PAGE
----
Thanks to the brisk-selling Volkswagen Beetle, the Volkswagen brand managed to post a three-percent year-on-year jump in vehicle sales in March 2013 to 37,704 vehicles. VW logged a 32-percent hike in sales of the Beetle coupe to 2,599 units in March. The carmaker also sold 1,483 Beetle convertibles in March 2013, which is now the best month for the variant since it was launched in late 2012.
VW executives attribute the Beetle’s strong March performance to the carmaker’s advertising, which has featured the Mexican-built model prominently. The Beetle coupe starred in VW’s TV sport during the Super Bowl 47 held in February.
The Beetle convertible, meanwhile, starred in a TV spot that went into heavy rotation during the spring transition. Volkswagen of America chief executive Jonathan Browning remarked that the Beetle is a vehicle line that is “very much at the heart of the Volkswagen brand.” He noted that there tends to be a positive response in terms of showroom traffic and sales when they put marketing effort behind the Beetle.
Frank Trivieri, executive vice president of sales at VW of America, quipped that the brand expects further surge in Beetle sales and it should have ample inventory to meet growing demand.
VW posted a 114-percent gain in first quarter sales of the Beetle coupe and convertible combined in March 2013 to 10,010 units. The Beetle’s performance was enough to offset a six- percent drop in sales of all Golf hatchback variants and a three-percent decline in combined sales of the Jetta sedan and wagon, as well as a 68-percent sales dive of the Routan minivan.
The Coke bottle, the Ray Ban Aviator, the iPhone and the VW Beetle have some of the most distinct and recognizable designs in the world. How do you reinvent a design like that? With the Beetle, you have a clear answer: take into consideration the brand and the product and you have now taken the first step.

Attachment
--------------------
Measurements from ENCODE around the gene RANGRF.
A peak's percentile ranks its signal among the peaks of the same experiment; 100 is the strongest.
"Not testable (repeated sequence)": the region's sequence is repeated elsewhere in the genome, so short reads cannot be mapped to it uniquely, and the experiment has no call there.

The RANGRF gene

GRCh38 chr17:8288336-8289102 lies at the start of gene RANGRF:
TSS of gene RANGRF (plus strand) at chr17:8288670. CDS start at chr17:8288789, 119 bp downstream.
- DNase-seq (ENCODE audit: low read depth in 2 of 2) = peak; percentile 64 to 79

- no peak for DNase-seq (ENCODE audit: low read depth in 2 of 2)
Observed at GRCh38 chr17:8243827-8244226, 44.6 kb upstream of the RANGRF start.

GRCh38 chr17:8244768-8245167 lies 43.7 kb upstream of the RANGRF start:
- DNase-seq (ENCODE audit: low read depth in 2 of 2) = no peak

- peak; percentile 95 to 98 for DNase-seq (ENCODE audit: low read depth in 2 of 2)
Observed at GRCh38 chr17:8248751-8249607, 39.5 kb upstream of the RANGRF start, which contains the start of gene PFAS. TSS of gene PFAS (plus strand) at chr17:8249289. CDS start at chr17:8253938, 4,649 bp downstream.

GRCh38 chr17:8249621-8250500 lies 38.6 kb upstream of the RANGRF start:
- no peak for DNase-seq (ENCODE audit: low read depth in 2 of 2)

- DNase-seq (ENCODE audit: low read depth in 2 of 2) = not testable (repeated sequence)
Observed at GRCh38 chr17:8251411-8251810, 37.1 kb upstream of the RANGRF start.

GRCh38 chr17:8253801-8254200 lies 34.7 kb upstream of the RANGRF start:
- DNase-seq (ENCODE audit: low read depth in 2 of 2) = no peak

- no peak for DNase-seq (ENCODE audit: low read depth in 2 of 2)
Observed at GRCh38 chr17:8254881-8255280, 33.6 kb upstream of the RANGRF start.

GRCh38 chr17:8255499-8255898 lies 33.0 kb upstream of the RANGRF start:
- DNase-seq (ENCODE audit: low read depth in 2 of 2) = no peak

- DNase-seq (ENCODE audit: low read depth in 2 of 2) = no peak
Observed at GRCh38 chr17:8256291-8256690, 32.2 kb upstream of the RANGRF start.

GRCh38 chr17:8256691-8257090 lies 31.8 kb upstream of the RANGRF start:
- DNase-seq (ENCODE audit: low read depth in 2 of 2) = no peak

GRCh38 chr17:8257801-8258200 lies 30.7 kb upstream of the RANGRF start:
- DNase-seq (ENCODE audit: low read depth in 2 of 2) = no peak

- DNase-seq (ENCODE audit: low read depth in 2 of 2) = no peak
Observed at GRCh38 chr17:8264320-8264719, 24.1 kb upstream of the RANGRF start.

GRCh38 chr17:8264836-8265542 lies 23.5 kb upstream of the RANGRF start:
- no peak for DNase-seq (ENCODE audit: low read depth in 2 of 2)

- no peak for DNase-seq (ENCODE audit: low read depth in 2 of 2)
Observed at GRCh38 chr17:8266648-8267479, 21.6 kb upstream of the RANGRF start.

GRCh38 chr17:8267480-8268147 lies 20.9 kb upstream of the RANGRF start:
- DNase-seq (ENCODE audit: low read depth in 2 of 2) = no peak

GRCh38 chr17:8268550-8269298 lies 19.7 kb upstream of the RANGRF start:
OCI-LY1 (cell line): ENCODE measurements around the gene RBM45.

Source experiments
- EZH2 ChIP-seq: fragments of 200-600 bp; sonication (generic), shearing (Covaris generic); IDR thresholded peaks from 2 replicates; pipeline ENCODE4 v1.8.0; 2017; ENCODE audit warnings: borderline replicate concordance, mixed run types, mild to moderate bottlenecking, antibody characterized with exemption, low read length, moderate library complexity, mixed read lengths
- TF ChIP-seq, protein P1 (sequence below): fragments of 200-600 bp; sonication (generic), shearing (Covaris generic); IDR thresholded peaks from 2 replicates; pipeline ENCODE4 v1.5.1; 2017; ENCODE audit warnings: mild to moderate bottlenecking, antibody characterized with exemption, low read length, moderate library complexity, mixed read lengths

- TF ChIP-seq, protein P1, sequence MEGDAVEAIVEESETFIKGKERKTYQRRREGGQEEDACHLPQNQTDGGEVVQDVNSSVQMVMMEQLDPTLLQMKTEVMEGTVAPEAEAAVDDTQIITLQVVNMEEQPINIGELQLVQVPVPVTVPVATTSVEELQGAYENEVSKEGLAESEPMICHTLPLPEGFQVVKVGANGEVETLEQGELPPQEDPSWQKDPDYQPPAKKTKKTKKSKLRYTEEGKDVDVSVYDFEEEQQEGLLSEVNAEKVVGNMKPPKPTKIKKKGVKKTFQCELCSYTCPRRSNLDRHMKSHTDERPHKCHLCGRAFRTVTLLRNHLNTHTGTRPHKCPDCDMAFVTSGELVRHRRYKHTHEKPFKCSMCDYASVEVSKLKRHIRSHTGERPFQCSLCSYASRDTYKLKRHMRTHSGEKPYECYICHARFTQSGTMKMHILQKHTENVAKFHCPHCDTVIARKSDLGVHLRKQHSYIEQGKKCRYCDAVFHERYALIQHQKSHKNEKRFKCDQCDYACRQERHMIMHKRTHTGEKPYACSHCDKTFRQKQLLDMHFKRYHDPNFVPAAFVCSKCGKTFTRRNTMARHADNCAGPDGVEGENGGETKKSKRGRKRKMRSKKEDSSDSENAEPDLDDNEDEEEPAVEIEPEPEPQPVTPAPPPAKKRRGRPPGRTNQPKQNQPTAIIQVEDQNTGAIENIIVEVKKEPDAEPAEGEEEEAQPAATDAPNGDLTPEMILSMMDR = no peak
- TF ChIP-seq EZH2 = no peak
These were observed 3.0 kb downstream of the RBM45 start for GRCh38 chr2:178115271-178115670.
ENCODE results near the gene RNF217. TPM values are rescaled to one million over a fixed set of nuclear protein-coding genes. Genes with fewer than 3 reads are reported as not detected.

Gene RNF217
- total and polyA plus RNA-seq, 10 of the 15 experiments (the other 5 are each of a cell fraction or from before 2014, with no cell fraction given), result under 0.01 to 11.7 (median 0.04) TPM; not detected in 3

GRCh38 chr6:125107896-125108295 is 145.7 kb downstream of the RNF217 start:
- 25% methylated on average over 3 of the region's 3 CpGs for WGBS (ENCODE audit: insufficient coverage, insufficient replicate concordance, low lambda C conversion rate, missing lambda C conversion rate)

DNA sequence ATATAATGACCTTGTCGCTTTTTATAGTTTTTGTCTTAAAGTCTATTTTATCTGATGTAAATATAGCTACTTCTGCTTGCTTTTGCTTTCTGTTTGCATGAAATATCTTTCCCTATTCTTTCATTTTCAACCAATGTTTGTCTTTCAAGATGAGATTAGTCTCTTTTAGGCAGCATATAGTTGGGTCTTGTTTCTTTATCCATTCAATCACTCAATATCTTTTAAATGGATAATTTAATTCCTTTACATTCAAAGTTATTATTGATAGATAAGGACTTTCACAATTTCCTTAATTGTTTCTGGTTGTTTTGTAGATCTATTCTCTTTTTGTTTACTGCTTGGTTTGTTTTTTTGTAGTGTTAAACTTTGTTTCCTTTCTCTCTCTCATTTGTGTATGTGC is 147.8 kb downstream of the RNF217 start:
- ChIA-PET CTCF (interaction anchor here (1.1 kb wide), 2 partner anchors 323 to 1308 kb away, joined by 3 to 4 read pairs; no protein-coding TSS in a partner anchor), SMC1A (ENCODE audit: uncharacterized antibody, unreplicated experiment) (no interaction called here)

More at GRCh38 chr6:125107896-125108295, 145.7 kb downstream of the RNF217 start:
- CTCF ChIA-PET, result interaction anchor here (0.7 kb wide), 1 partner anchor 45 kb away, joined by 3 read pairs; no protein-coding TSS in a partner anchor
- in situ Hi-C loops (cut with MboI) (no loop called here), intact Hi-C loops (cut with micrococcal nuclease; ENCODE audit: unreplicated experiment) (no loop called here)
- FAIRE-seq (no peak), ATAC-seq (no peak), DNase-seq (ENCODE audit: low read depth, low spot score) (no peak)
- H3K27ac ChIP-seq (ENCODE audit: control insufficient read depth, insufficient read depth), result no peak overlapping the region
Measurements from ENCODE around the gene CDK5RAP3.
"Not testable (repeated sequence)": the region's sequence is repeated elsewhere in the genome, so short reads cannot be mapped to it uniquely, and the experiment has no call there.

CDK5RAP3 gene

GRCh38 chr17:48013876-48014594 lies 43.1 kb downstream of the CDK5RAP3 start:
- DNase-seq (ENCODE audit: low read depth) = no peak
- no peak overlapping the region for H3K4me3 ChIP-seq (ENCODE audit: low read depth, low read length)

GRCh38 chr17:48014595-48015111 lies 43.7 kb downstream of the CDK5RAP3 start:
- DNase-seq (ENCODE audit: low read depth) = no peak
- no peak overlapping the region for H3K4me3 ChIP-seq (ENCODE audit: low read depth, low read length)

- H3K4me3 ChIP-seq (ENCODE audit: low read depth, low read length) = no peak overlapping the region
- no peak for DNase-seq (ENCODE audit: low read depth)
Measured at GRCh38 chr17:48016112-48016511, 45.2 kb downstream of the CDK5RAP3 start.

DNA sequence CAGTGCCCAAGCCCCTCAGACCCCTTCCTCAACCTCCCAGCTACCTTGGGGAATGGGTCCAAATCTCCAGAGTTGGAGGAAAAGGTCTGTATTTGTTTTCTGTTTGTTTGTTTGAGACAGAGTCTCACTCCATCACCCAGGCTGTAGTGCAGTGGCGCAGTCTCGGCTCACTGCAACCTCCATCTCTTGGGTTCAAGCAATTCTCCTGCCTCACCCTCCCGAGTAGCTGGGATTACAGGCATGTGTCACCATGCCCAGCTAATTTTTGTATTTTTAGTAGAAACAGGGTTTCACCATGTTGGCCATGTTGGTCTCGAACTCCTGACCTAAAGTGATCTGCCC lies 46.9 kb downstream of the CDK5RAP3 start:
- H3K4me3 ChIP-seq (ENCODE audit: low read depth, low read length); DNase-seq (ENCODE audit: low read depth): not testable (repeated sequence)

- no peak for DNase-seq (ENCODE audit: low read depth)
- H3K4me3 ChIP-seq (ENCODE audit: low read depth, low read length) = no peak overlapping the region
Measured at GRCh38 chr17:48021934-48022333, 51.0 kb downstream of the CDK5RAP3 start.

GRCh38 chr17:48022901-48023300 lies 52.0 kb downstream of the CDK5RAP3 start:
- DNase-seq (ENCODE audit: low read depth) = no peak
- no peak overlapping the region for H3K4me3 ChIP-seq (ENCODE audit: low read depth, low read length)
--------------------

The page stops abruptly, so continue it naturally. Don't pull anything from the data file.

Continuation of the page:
Volkswagen Group design chief Walter de Silva and brand design chief Klaus Bischoff understand the product and the brand and both have used this understanding to set a new aim: come up with a new original styling for the Beetle.
The design team first worked with Bischoff who saw the challenge of coming up with a new original design for the Beetle as an inspiration. The designers wanted to take the original Beetle profile and improve on it with dynamic proportions. It is interesting to note that a number of the design team members owned the original Beetle as this is the must-have car among young designers working for VW.
As such, the final design of the new 2011 Beetle is a throwback to the original Beetle but with modern touches. In fact, if you only look at the silhouettes of the 2011 Beetle and the original Beetle, you would see that the rear parts of both cars are closely identical.
However, if you compare the 2011 Beetle with the 1998 New Beetle, you would see that it was completely changed. According to Klaus Bischoff, the 2011 Beetle now has a more confident, clean and sporty characteristics. The 2011 Beetle has a lower profile, plus it has been made wider. The front hood is also longer while the front windshield is now more inclined and set further back.
The 1998 New Beetle is recognizable for its three semi-circles design (domed roof, rear and front wings). However, the new 2011 Beetle does not follow this design philosophy. The roof profile is a throwback of the Ragster concept that we first saw in Detroit in 2005. As such, the Beetle is more dynamic, sportier and more daring.